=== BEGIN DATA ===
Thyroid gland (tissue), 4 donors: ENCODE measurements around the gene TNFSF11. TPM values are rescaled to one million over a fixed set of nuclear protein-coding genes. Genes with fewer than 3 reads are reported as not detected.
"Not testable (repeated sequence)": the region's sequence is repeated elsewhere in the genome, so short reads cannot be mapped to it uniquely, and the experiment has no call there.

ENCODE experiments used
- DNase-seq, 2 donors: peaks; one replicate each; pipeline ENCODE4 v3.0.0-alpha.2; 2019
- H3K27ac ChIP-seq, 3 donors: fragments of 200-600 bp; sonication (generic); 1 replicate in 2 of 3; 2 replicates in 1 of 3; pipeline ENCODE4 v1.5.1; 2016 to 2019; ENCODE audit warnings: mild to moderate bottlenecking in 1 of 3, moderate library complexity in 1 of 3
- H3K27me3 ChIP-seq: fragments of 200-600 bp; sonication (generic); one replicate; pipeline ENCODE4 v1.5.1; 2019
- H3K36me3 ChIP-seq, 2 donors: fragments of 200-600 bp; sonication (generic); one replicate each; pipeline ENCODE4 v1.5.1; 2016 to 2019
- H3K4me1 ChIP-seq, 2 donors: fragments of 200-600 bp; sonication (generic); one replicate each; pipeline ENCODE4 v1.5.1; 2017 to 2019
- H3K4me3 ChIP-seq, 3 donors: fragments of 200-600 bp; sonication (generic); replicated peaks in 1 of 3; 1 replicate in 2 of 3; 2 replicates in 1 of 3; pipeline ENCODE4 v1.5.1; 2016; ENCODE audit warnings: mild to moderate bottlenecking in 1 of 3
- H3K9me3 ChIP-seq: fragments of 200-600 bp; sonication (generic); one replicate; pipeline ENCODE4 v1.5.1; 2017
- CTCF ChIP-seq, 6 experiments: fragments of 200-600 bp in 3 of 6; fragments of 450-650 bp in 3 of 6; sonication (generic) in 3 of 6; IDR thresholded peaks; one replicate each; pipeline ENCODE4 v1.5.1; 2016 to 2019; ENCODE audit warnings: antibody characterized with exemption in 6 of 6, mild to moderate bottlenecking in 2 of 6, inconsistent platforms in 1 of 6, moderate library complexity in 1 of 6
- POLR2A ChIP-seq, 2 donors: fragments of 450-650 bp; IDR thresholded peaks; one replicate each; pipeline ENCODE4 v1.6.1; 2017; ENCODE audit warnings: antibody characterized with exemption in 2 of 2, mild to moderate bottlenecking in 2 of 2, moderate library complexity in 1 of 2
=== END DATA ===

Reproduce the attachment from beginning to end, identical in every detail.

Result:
Thyroid gland (tissue), 4 donors: ENCODE measurements around the gene TNFSF11. TPM values are rescaled to one million over a fixed set of nuclear protein-coding genes. Genes with fewer than 3 reads are reported as not detected.
"Not testable (repeated sequence)": the region's sequence is repeated elsewhere in the genome, so short reads cannot be mapped to it uniquely, and the experiment has no call there.

ENCODE experiments used
- DNase-seq, 2 donors: peaks; one replicate each; pipeline ENCODE4 v3.0.0-alpha.2; 2019
- H3K27ac ChIP-seq, 3 donors: fragments of 200-600 bp; sonication (generic); 1 replicate in 2 of 3; 2 replicates in 1 of 3; pipeline ENCODE4 v1.5.1; 2016 to 2019; ENCODE audit warnings: mild to moderate bottlenecking in 1 of 3, moderate library complexity in 1 of 3
- H3K27me3 ChIP-seq: fragments of 200-600 bp; sonication (generic); one replicate; pipeline ENCODE4 v1.5.1; 2019
- H3K36me3 ChIP-seq, 2 donors: fragments of 200-600 bp; sonication (generic); one replicate each; pipeline ENCODE4 v1.5.1; 2016 to 2019
- H3K4me1 ChIP-seq, 2 donors: fragments of 200-600 bp; sonication (generic); one replicate each; pipeline ENCODE4 v1.5.1; 2017 to 2019
- H3K4me3 ChIP-seq, 3 donors: fragments of 200-600 bp; sonication (generic); replicated peaks in 1 of 3; 1 replicate in 2 of 3; 2 replicates in 1 of 3; pipeline ENCODE4 v1.5.1; 2016; ENCODE audit warnings: mild to moderate bottlenecking in 1 of 3
- H3K9me3 ChIP-seq: fragments of 200-600 bp; sonication (generic); one replicate; pipeline ENCODE4 v1.5.1; 2017
- CTCF ChIP-seq, 6 experiments: fragments of 200-600 bp in 3 of 6; fragments of 450-650 bp in 3 of 6; sonication (generic) in 3 of 6; IDR thresholded peaks; one replicate each; pipeline ENCODE4 v1.5.1; 2016 to 2019; ENCODE audit warnings: antibody characterized with exemption in 6 of 6, mild to moderate bottlenecking in 2 of 6, inconsistent platforms in 1 of 6, moderate library complexity in 1 of 6
- POLR2A ChIP-seq, 2 donors: fragments of 450-650 bp; IDR thresholded peaks; one replicate each; pipeline ENCODE4 v1.6.1; 2017; ENCODE audit warnings: antibody characterized with exemption in 2 of 2, mild to moderate bottlenecking in 2 of 2, moderate library complexity in 1 of 2